A patient’s own molecular data can be used to identify, with the use of artificial intelligence methods, the best combinatorial multi-drug therapy for that patient. Network modeling plays a major role in this line of work.
The ongoing research on artificial intelligence methods for precision cancer medicine at the Computational Biomodeling (Combio) Laboratory of Åbo Akademi and Turku Centre for Computer Science (TUCS) got a major boost with renewed funding from Business Finland.
The concept of this project is that a patient’s own molecular data can be used to identify, with the use of artificial intelligence methods, the best combinatorial multi-drug therapy for that patient. Network modeling plays a major role in this line of work, integrating genome-scale patient data into detailed interaction networks, that can be analyzed by Combio’s recently developed algorithms to identify combinations of drugs and inhibitors that are likely to be therapeutically effective. The project focuses on individual patients with the goal to dynamically adapt their therapeutical strategies to avoid the onset of drug resistance.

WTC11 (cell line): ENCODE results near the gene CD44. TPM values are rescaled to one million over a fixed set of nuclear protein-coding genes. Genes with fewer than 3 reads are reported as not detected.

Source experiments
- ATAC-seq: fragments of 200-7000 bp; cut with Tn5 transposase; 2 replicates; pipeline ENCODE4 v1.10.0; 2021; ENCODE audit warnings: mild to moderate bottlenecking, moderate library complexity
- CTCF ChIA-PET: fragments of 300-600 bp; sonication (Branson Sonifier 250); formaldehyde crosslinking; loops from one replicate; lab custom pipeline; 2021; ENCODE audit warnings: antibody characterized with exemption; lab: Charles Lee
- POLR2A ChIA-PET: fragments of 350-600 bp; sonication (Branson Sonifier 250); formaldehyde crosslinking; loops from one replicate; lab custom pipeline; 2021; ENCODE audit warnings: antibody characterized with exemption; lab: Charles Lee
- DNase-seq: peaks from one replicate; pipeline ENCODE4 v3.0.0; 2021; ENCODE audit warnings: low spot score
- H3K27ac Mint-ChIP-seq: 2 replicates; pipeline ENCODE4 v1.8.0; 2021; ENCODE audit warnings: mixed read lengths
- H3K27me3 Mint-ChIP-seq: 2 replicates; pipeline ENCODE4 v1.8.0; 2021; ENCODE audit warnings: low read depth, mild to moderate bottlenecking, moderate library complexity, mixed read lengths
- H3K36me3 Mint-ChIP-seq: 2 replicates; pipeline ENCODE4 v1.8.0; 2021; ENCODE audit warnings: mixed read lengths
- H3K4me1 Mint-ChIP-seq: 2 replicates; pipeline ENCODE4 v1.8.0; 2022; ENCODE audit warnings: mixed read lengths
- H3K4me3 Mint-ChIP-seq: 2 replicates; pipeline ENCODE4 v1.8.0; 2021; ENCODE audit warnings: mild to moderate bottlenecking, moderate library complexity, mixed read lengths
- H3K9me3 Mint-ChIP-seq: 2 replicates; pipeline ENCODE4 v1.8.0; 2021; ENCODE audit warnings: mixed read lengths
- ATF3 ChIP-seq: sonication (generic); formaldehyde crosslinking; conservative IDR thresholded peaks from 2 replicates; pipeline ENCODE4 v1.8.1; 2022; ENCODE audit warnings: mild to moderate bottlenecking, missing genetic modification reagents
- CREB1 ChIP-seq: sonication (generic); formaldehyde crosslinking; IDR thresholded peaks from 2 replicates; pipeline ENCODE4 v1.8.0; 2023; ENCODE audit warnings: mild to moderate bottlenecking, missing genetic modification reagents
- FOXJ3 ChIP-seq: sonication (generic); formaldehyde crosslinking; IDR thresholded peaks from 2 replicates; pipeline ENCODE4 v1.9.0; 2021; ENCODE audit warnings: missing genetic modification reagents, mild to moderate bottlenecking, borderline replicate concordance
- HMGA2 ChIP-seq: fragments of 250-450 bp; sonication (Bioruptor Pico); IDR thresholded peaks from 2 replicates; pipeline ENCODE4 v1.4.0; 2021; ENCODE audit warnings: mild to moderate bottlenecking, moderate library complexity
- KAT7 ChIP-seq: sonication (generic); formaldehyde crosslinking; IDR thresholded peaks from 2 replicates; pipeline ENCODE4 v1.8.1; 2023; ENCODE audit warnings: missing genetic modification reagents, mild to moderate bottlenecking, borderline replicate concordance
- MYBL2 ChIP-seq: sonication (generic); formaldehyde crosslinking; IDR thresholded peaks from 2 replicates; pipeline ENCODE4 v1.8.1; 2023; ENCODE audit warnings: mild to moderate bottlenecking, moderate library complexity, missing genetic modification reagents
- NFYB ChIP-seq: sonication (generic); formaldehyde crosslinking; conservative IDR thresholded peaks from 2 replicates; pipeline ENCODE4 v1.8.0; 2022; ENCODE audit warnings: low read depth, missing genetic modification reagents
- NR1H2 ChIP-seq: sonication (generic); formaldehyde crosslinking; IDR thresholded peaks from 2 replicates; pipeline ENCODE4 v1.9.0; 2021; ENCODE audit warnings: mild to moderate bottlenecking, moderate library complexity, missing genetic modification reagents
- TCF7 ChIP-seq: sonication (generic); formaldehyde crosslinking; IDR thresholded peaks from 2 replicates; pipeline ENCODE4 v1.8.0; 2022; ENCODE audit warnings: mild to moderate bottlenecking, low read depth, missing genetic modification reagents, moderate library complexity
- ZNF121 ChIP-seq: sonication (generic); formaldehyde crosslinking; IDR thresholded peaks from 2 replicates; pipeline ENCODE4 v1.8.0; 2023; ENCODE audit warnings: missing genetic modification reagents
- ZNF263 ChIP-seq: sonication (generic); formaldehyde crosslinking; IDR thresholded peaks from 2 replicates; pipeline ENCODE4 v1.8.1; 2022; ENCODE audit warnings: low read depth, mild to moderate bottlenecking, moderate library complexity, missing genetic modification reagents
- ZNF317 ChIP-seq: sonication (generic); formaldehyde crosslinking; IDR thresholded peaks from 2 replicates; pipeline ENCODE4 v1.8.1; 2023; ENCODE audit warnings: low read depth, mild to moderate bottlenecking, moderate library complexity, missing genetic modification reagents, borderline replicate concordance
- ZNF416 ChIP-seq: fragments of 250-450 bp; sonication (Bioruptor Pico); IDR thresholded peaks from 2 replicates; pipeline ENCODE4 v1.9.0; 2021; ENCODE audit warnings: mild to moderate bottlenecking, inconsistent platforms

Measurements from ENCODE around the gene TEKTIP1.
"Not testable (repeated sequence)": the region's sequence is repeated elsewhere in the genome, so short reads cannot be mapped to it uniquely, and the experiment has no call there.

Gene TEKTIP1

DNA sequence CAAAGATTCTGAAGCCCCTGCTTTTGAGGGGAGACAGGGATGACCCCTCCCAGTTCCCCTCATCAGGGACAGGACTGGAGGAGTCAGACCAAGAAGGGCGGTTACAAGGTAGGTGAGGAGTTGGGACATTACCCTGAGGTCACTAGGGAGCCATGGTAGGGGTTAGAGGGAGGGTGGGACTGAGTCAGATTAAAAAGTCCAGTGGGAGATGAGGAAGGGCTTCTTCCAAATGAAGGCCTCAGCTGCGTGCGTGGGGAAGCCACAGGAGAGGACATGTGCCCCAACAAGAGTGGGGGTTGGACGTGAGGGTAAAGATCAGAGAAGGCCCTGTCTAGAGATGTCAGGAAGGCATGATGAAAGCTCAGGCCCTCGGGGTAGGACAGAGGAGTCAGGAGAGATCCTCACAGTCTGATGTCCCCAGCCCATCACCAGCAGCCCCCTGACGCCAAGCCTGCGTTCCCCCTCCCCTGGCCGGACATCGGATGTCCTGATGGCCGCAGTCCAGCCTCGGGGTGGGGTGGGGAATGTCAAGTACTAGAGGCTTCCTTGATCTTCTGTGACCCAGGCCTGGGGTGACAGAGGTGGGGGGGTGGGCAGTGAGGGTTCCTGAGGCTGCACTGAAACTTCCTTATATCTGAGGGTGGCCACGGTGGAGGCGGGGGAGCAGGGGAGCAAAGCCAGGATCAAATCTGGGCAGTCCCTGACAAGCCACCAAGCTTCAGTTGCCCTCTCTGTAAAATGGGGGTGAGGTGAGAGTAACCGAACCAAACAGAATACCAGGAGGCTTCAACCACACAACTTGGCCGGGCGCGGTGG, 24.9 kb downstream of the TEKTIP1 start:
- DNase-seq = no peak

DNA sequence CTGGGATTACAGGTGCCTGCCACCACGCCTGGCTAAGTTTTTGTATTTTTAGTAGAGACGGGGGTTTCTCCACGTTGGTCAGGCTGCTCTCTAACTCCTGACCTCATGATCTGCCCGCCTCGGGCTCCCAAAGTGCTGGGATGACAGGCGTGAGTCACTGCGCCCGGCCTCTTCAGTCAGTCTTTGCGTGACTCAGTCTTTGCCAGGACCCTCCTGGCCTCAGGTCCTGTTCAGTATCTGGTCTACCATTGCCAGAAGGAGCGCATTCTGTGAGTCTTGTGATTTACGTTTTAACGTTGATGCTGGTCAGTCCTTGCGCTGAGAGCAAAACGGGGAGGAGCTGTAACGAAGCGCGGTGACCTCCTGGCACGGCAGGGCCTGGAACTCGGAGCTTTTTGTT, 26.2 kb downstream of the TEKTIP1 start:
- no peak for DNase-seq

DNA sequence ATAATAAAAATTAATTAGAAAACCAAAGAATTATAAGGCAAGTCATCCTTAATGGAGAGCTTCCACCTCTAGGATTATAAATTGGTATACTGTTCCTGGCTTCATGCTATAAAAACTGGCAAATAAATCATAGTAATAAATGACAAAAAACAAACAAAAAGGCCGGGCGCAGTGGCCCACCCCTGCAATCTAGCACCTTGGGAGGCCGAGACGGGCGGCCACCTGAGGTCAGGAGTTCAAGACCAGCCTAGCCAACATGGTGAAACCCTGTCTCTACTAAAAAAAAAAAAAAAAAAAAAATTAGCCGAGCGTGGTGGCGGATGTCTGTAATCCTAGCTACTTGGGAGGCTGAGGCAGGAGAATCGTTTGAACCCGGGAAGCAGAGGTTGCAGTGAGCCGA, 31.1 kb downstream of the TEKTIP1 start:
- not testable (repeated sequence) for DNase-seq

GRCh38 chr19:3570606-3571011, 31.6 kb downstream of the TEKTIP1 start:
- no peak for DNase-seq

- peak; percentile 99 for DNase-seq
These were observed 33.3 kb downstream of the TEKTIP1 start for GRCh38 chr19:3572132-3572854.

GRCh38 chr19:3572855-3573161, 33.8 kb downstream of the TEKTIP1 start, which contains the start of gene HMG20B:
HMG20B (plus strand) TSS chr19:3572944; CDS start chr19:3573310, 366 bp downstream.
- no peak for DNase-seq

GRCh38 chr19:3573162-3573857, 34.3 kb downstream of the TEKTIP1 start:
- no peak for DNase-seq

In addition to the Computational Biomodeling Laboratory, the project involves four Finnish companies (Misvik Biology, Medi Sapiens, Orion Pharma, Euformatics). The U.S.-based Moffitt Cancer Research Center in Tampa, FL is a new key contributor to the project, with large patient data sets and extensive validation capabilities.
The infrastructure available at the Moffitt Cancer Research Center gives access to extensive patient samples, gene editing techniques, genome scale analysis, and translational studies. This gives a very short cycle between computational predictions and experimental validation.
Business Finland has awarded the Computational Biomodeling Laboratory €288,000 ($355,000) for 12 months to advance along this line of research. The project is led by Dr. Eugen Czeizler and Prof. Ion Petre at Computer Science, Åbo Akademi University.
(Source: Åbo Akademi University)
Filed Under: Drug Discovery